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switches, knobs and other things in the office (cockpit)


tpartlow
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I am working on Tamiya's F-14A with the Aires cockpit and exhaust.

 

My question to the forum is How do you paint the various panels with all the switches and control knobs? Do you paint panel first or do you paint panel and knobs a light grey (camouflage grey). Then try and paint the panel last and what size brush do you use to paint the panel without getting black paint on the grey painted thingys.

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Tony: Theoretically, a lot us (and some who don't) airbrush the panels with your primary color first, then paint the switches and control knobs next. Brush size can depend on your scale, but with 1/48" and above, I use a 3/0, 4/0, or 5/0 Floquil brush to do my controls. (With the newer, photo-etched brass cockpit details from Eduard and other vendors in vogue, it makes one want to use them instead). In fact, I've just used it this week in painting the controls and instruments in the cockpit of the old Monogram F-86F Sabre. I'm having a little fun with some of the old kits that I had around for more than 30 years, so I'll give this one a go. I hope the previous information helps. Happy Modeling and Happy New Year,

 

Mark

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Cockpits can be tedious to paint, but time spent here can pay big dividends. There are various ways to do it, and Mark touched on the major steps. I'll try to add a few things that will hopefully help get you better results. By the way...this doesn't mean that I can do theses things well! It's just things I've read....

 

First, I advise you to use acrylics to brush paint details. They seem to cover easier, dry slower on the brush, and acrylic whites seem a bit brighter than enamels (for buttons). Also, if you paint a cockpit the base color of green or gray enamel or lacquer, and then use an acrylic black for the panels, you can paint those panels sooner without worrying about the black interacting with the base paint layer.

 

Plan on using a LOT of magnification. Those details are much easier to paint if you can see what you're trying to paint! It's often easier to see the raised detailing if you dry brush it with aluminum or light gray first. BUT, do this VERY lightly (to make the raised details pop out), unless you want to weather the panels a bit, in which case a bit more dry brushing will lighten the black of the panels too.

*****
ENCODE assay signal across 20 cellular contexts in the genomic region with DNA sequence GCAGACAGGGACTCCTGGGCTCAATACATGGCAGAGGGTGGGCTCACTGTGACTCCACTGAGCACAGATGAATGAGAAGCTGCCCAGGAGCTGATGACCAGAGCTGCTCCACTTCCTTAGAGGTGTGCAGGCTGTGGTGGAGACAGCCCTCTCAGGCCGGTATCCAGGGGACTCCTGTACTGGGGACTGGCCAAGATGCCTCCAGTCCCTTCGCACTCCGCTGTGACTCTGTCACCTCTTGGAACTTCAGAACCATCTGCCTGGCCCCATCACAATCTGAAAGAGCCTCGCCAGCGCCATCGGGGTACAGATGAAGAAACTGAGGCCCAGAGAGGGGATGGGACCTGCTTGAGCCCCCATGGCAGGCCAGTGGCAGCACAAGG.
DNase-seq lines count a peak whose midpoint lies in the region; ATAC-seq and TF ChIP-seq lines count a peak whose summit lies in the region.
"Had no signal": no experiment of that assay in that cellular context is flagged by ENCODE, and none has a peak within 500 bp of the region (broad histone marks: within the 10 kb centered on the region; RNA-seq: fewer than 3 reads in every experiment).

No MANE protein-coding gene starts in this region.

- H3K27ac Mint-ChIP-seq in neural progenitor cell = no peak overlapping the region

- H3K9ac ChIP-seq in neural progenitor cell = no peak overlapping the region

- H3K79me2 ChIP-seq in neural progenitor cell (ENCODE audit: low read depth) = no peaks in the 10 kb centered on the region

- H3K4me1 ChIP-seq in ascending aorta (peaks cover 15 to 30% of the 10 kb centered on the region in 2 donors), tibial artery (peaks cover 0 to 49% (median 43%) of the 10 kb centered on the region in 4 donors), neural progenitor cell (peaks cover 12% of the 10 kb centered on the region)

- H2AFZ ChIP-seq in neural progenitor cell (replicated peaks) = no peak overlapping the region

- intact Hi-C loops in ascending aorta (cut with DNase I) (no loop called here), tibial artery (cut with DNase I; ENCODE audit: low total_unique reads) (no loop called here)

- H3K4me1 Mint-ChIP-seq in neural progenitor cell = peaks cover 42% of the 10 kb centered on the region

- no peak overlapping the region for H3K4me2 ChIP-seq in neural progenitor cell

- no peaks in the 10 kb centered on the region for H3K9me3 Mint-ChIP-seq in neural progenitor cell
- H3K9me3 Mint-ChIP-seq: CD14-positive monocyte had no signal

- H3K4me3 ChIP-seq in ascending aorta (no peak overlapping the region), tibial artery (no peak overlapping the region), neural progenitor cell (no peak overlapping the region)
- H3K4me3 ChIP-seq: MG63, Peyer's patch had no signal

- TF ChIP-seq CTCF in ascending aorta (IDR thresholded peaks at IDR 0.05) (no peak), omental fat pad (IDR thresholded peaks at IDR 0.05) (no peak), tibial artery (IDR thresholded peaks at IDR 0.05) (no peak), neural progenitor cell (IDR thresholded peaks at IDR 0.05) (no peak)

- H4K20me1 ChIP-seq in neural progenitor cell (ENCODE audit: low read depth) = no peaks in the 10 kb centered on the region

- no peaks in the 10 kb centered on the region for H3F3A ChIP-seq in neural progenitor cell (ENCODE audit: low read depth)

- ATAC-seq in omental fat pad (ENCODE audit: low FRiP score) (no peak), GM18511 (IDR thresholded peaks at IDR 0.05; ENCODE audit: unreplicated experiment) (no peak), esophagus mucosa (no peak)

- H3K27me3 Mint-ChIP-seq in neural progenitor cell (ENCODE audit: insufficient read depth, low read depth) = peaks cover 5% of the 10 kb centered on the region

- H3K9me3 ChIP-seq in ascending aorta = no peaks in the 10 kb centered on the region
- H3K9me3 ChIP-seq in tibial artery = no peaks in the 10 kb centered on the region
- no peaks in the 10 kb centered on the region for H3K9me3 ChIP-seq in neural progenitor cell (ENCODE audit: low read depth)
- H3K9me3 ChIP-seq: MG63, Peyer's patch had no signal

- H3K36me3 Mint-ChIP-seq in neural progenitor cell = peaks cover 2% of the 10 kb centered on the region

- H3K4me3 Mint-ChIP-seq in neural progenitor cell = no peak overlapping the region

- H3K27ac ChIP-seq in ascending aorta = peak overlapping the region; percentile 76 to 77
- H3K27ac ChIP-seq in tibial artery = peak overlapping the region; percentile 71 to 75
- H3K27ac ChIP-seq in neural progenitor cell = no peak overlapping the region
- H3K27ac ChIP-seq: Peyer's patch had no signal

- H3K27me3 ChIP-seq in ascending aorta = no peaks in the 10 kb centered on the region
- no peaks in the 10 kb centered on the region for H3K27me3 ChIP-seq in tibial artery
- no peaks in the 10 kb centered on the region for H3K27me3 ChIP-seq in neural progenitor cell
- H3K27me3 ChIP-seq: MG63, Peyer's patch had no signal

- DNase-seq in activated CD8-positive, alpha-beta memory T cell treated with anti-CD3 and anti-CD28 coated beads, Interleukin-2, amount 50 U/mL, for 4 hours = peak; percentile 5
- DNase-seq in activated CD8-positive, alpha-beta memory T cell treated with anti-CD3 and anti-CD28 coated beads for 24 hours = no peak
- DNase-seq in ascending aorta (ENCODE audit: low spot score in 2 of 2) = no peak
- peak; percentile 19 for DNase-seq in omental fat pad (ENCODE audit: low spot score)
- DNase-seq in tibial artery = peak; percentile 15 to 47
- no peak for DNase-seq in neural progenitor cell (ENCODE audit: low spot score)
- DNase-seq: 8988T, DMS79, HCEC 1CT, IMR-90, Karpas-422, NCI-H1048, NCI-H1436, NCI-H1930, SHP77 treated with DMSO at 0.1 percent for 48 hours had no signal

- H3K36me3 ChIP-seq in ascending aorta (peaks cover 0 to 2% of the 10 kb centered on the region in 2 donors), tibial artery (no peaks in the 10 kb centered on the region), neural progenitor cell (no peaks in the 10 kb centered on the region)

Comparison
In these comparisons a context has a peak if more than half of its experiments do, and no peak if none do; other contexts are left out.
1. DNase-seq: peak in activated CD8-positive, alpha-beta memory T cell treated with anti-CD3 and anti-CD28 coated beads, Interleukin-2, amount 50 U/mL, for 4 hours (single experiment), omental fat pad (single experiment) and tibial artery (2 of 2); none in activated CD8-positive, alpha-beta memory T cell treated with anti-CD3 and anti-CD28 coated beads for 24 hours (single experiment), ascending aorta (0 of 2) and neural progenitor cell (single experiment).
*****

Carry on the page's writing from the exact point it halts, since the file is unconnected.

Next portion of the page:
Painting buttons takes a VERY fine brush, magnification, and a steady hand! Take the time to be sure your detailing paint is thinned properly...it must be thin enough to flow easily when you touch a button or knob, but NOT so thin that TOO much flows off. Sorry, but experience is the only way to gauge this! It will change from paint bottle to paint bottle, and also is dependent on the brush you use.

 

A white colored pencil can be used to "dry rub" raised details inside of dials. Sharpen it, but then cut a FLAT surface across the bottom of the point so that it doesn't hit between and inside of the raised details. This same technique can be used on raised panel details too, but in my experience the pencil colors aren't as bright as paint.

 

Keep in mind that cockpits are often set down into darker areas in smaller openings that make your detailing tougher to see. Consider using higher contrast colors (lighter/brighter) than the "true" color greens and grays, and also feel free to use dry brushing for highlighting and washes, chalks, or pencil to add shading, which will help your detailing stand out more.

 

Hope this helps. Best of luck!

 

GIL :smiley16:

Edited by ghodges
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One of our compadres in Wichita used a very, very minimal amount of paint and numerous light passes in drybrushing cockpit details with white or light gray, to gradually pop them off the base color of the panels. He would then go back and lightly dab the required colors on the bits that needed it. Very effective technique, maintaining the molded shapes of the details without creating blobs of new paint. It made the kit panels look really good.

 

RIP Craig!

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